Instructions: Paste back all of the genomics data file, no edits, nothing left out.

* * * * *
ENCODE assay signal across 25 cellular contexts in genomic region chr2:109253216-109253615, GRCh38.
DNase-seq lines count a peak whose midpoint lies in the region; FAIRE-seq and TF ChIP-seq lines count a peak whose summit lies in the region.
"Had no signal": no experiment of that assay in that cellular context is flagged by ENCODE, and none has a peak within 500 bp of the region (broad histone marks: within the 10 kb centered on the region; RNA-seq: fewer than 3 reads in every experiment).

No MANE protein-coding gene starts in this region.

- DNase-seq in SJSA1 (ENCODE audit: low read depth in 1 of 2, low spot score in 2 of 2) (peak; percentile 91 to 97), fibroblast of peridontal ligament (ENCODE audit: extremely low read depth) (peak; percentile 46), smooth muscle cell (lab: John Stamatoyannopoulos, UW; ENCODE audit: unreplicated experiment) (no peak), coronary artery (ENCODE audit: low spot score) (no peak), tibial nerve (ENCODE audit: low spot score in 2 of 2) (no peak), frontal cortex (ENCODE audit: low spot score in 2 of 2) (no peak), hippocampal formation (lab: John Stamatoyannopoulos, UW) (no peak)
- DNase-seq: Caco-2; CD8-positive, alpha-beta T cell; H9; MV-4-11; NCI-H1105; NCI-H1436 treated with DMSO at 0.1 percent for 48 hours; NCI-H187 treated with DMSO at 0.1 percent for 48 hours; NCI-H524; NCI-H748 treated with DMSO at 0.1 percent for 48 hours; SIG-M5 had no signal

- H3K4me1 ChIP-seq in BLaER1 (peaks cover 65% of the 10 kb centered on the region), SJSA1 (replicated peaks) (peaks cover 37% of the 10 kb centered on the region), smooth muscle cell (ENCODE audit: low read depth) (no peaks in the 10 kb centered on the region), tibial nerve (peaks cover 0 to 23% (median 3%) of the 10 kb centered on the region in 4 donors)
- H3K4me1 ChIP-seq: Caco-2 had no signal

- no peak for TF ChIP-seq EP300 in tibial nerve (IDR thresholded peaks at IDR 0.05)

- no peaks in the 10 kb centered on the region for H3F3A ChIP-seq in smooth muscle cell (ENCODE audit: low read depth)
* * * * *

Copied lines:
ENCODE assay signal across 25 cellular contexts in genomic region chr2:109253216-109253615, GRCh38.
DNase-seq lines count a peak whose midpoint lies in the region; FAIRE-seq and TF ChIP-seq lines count a peak whose summit lies in the region.
"Had no signal": no experiment of that assay in that cellular context is flagged by ENCODE, and none has a peak within 500 bp of the region (broad histone marks: within the 10 kb centered on the region; RNA-seq: fewer than 3 reads in every experiment).

No MANE protein-coding gene starts in this region.

- DNase-seq in SJSA1 (ENCODE audit: low read depth in 1 of 2, low spot score in 2 of 2) (peak; percentile 91 to 97), fibroblast of peridontal ligament (ENCODE audit: extremely low read depth) (peak; percentile 46), smooth muscle cell (lab: John Stamatoyannopoulos, UW; ENCODE audit: unreplicated experiment) (no peak), coronary artery (ENCODE audit: low spot score) (no peak), tibial nerve (ENCODE audit: low spot score in 2 of 2) (no peak), frontal cortex (ENCODE audit: low spot score in 2 of 2) (no peak), hippocampal formation (lab: John Stamatoyannopoulos, UW) (no peak)
- DNase-seq: Caco-2; CD8-positive, alpha-beta T cell; H9; MV-4-11; NCI-H1105; NCI-H1436 treated with DMSO at 0.1 percent for 48 hours; NCI-H187 treated with DMSO at 0.1 percent for 48 hours; NCI-H524; NCI-H748 treated with DMSO at 0.1 percent for 48 hours; SIG-M5 had no signal

- H3K4me1 ChIP-seq in BLaER1 (peaks cover 65% of the 10 kb centered on the region), SJSA1 (replicated peaks) (peaks cover 37% of the 10 kb centered on the region), smooth muscle cell (ENCODE audit: low read depth) (no peaks in the 10 kb centered on the region), tibial nerve (peaks cover 0 to 23% (median 3%) of the 10 kb centered on the region in 4 donors)
- H3K4me1 ChIP-seq: Caco-2 had no signal

- no peak for TF ChIP-seq EP300 in tibial nerve (IDR thresholded peaks at IDR 0.05)

- no peaks in the 10 kb centered on the region for H3F3A ChIP-seq in smooth muscle cell (ENCODE audit: low read depth)